What is cryptocurrency in simple words

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Put the word “cryptocurrency” in your conversation and you will undoubtedly hear a flurry of different opinions. Some will say that this is the biggest technological breakthrough since the launch of the Internet, others that it is a scam. But how many people are really capable of explaining what it is?

Bitcoin has made it to the most unlikely places, including nursing homes, where it has infiltrated the conversations of grandmothers discussing the morning news.

But here’s what. Despite the fact that bitcoins and cryptocurrencies are rapidly breaking into the news, agendas of board meetings, and billboards, most people still do not have a clear understanding of what this is about.

So, it’s time to get to know this phenomenon better.

Definition of cryptocurrency

In the name alone, you can see two clues that can be easily deciphered: “crypto” and “currency”.

“Crypto” refers to cryptography, the practice of encrypting plain text or data by turning it into an unrecognizable and incomprehensible form. Only if the intended recipient is able to decipher this code with confidential and secure means of exchanging information will he be able to extract the information.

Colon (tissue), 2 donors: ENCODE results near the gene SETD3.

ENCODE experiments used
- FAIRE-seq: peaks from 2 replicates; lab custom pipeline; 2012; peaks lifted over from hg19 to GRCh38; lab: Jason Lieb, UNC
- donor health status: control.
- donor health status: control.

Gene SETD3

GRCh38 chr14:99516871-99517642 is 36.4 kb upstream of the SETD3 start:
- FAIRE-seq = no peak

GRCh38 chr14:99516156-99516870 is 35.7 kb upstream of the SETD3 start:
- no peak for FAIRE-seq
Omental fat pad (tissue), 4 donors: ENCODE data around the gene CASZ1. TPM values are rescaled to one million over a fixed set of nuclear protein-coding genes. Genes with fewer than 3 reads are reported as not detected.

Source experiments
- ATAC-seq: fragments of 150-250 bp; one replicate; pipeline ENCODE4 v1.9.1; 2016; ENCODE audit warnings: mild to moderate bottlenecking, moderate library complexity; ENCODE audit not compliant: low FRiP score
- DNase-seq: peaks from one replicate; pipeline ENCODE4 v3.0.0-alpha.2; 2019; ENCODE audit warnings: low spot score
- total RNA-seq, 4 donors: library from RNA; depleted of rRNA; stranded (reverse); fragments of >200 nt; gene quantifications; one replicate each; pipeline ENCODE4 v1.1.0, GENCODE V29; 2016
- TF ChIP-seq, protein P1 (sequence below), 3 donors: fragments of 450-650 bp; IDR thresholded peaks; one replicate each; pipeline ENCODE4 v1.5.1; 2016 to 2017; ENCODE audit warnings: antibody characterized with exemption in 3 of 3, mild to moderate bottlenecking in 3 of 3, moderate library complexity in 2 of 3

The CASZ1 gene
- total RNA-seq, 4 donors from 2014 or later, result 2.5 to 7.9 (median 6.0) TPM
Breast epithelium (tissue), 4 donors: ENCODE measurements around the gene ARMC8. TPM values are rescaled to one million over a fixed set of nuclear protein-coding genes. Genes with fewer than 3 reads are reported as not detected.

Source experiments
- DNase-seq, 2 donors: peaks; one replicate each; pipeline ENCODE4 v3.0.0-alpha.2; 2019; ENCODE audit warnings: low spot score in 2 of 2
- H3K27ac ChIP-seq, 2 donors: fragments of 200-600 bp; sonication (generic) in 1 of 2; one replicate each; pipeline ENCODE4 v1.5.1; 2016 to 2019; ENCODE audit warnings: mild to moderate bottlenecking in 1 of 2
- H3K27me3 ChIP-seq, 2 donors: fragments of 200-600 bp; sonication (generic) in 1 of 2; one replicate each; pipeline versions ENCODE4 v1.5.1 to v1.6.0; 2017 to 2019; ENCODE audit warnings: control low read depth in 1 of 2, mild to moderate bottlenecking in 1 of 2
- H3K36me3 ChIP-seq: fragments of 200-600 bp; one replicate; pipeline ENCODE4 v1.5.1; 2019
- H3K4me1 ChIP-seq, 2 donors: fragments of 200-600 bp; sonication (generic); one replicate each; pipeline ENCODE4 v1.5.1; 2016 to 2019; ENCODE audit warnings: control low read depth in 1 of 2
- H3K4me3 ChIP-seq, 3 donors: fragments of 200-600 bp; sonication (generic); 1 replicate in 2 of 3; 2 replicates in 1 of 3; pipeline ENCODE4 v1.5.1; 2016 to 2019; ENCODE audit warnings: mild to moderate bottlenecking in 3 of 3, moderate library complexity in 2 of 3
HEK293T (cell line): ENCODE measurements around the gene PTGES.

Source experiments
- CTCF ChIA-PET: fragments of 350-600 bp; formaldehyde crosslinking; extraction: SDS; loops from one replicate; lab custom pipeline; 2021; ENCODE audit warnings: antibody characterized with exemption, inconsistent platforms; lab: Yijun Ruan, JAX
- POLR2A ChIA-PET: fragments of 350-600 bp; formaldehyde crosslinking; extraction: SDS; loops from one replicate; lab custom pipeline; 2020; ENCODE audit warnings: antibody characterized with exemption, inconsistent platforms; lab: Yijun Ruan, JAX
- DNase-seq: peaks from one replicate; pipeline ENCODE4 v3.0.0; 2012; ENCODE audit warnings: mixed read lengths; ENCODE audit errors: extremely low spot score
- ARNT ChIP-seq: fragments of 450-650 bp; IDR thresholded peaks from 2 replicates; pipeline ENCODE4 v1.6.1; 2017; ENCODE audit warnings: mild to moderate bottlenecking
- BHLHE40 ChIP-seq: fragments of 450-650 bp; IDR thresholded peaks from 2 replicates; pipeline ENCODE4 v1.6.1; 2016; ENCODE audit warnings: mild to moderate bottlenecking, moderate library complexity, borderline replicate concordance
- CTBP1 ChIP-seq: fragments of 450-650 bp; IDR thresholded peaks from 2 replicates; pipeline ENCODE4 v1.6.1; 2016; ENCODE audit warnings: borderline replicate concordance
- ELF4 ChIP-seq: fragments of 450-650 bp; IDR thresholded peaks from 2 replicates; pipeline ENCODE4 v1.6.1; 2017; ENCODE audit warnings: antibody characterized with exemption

The word “currency” is traditionally associated with the monetary units of a particular state, but in fact, the currency is any system of money used as a medium of exchange.

Bring it together and you have cryptocurrency, a digital form of currency where cryptography regulates the creation of new funds and also enables transactions.

Is cryptocurrency just an encrypted form of digital money?

You can’t go wrong with this answer, but it sounds pretty useless. To understand why the cryptocurrency is so much more than just encrypted money, let’s go back a few years.

Where did cryptocurrency come from?

The point is that cryptocurrencies are not the first form of digital money. Attempts to create digital currencies began in the early 90s, but none of these inventions were able to compete with electronic banking or third-party systems such as PayPal.

David Schaum paved the way for digital currency when he launched DigiCash in 1989. It was an electronic network used to send currency anonymously. Ten years after DigiCash went bankrupt, we saw the likes of E-gold and Liberty Reserve, which also went bankrupt after criminal charges. Soon the idea itself began to seem far-fetched and unrealizable to people.

Why did it all fail? You can just remember the saying that the first pancake is lumpy. But a more plausible explanation is that there was no demand for digital currency since e-commerce had not yet hit the scene, like widespread internet access.